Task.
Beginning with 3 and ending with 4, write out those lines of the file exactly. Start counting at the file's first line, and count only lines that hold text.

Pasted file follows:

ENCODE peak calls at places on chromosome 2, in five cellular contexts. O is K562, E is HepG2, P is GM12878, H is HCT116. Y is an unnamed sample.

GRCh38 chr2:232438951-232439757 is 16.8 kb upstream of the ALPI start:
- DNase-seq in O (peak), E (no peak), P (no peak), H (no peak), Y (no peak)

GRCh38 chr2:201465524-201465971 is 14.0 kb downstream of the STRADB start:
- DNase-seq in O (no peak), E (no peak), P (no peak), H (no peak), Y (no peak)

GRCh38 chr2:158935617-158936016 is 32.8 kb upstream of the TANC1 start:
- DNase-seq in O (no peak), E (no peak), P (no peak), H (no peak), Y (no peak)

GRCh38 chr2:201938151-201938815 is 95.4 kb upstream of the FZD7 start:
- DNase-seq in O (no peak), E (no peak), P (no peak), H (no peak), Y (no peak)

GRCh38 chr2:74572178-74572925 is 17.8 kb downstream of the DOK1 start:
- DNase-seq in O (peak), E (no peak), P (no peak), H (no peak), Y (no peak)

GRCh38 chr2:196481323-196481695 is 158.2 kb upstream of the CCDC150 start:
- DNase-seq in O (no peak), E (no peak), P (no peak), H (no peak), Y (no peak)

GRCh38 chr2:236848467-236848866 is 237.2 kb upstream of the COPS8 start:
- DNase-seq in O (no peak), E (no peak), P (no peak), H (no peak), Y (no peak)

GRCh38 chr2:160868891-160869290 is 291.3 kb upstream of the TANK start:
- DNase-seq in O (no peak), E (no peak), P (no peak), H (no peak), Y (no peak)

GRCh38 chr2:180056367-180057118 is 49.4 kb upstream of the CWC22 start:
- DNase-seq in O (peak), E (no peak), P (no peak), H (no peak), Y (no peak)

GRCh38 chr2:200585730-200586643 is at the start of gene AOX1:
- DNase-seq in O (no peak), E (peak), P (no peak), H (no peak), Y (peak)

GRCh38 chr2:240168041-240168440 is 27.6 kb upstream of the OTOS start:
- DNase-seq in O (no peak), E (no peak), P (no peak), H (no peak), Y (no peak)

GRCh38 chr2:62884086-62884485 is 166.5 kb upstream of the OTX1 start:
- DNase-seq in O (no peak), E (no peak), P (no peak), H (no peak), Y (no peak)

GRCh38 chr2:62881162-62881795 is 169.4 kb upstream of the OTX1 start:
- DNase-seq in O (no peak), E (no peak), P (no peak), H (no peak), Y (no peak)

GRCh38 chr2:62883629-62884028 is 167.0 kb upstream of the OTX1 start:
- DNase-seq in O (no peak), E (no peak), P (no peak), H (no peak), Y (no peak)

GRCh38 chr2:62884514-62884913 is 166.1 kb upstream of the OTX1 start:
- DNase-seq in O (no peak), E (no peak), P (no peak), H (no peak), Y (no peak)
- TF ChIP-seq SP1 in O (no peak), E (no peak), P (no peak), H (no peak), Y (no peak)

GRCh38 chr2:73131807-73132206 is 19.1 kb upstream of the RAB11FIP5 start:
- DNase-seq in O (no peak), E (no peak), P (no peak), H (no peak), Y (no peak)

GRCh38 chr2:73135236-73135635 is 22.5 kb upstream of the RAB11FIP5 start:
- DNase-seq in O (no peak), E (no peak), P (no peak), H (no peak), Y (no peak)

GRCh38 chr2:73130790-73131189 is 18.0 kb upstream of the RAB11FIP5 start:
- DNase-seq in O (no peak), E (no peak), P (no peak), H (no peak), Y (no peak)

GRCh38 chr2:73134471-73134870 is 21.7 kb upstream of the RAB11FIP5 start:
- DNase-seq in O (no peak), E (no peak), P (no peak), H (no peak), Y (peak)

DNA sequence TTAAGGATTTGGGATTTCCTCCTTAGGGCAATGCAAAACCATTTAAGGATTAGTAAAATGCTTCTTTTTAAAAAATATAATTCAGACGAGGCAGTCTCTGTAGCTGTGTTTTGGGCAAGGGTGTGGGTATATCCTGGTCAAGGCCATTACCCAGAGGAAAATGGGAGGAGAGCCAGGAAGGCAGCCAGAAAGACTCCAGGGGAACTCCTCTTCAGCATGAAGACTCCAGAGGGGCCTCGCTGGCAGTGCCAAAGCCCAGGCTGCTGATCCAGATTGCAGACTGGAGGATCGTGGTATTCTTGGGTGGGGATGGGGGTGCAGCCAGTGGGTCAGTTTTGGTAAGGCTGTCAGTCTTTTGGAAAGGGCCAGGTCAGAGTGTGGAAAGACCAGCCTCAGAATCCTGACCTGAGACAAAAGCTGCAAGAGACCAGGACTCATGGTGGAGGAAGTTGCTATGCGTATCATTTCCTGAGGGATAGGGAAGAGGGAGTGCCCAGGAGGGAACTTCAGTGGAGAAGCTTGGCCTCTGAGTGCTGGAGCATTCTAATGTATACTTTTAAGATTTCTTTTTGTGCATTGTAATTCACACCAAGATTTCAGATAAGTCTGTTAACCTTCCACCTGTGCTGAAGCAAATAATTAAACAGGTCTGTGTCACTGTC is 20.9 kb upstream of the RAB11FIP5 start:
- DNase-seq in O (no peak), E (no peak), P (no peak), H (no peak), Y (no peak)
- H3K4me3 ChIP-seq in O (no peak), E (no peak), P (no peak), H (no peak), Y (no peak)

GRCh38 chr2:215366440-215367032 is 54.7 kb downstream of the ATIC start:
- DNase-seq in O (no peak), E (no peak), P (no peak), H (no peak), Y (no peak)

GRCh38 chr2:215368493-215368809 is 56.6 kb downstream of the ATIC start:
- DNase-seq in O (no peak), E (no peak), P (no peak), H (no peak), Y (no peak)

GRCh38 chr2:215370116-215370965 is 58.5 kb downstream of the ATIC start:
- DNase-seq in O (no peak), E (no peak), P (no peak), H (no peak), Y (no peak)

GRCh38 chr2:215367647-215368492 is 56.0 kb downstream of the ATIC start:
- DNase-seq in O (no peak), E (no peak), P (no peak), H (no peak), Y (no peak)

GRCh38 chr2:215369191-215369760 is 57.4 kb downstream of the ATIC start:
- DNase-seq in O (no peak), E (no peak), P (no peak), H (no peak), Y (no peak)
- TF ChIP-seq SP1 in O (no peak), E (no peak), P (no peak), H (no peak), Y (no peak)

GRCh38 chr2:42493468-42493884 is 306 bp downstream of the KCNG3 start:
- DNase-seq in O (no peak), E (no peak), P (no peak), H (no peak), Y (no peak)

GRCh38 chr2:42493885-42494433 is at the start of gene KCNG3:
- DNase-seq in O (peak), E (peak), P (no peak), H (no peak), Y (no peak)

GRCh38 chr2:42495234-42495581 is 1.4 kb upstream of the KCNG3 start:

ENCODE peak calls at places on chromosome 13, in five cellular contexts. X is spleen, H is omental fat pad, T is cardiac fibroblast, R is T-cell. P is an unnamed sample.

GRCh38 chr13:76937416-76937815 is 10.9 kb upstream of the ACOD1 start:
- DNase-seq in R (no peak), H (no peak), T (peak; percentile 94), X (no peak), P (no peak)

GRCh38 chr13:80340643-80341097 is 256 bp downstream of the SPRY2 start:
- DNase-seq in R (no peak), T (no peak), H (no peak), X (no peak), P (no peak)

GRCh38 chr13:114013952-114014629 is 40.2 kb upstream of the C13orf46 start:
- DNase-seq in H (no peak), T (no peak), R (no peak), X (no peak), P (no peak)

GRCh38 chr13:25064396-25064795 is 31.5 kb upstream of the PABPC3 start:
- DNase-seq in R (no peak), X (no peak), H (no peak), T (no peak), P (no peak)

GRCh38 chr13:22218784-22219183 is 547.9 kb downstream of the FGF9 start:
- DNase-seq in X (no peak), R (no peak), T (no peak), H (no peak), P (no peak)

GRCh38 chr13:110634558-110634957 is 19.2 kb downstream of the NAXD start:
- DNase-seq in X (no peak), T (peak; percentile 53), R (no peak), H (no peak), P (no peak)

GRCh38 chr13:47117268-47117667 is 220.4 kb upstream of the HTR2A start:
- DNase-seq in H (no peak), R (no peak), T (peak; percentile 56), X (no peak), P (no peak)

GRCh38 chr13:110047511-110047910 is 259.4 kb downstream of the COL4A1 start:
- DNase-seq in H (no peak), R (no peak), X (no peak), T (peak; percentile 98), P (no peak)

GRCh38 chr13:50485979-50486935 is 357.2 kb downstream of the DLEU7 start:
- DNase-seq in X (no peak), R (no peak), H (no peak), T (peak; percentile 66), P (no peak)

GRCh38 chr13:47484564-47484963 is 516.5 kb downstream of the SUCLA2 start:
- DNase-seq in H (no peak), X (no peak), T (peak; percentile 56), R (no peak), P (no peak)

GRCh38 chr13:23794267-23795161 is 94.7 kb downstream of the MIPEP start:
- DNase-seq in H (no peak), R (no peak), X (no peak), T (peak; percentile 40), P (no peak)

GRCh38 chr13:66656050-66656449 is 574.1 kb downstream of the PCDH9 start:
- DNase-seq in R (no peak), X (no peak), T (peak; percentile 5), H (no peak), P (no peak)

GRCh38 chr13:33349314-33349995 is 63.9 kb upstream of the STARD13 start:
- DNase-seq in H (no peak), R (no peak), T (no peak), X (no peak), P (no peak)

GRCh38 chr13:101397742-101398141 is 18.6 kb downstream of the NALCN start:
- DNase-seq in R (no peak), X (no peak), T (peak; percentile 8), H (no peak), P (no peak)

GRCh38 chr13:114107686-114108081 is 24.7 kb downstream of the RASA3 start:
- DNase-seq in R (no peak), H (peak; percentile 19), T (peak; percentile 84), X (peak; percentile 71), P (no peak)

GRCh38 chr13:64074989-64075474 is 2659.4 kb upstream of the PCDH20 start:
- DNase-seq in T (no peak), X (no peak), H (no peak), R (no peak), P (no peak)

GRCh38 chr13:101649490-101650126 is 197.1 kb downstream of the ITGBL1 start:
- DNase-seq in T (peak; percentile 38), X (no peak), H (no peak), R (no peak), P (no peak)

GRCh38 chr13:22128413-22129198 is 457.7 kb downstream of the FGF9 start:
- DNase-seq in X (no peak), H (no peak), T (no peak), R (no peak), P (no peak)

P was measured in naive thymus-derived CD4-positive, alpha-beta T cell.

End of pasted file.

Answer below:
- DNase-seq in O (peak), E (no peak), P (no peak), H (no peak), Y (no peak)

GRCh38 chr2:201465524-201465971 is 14.0 kb downstream of the STRADB start: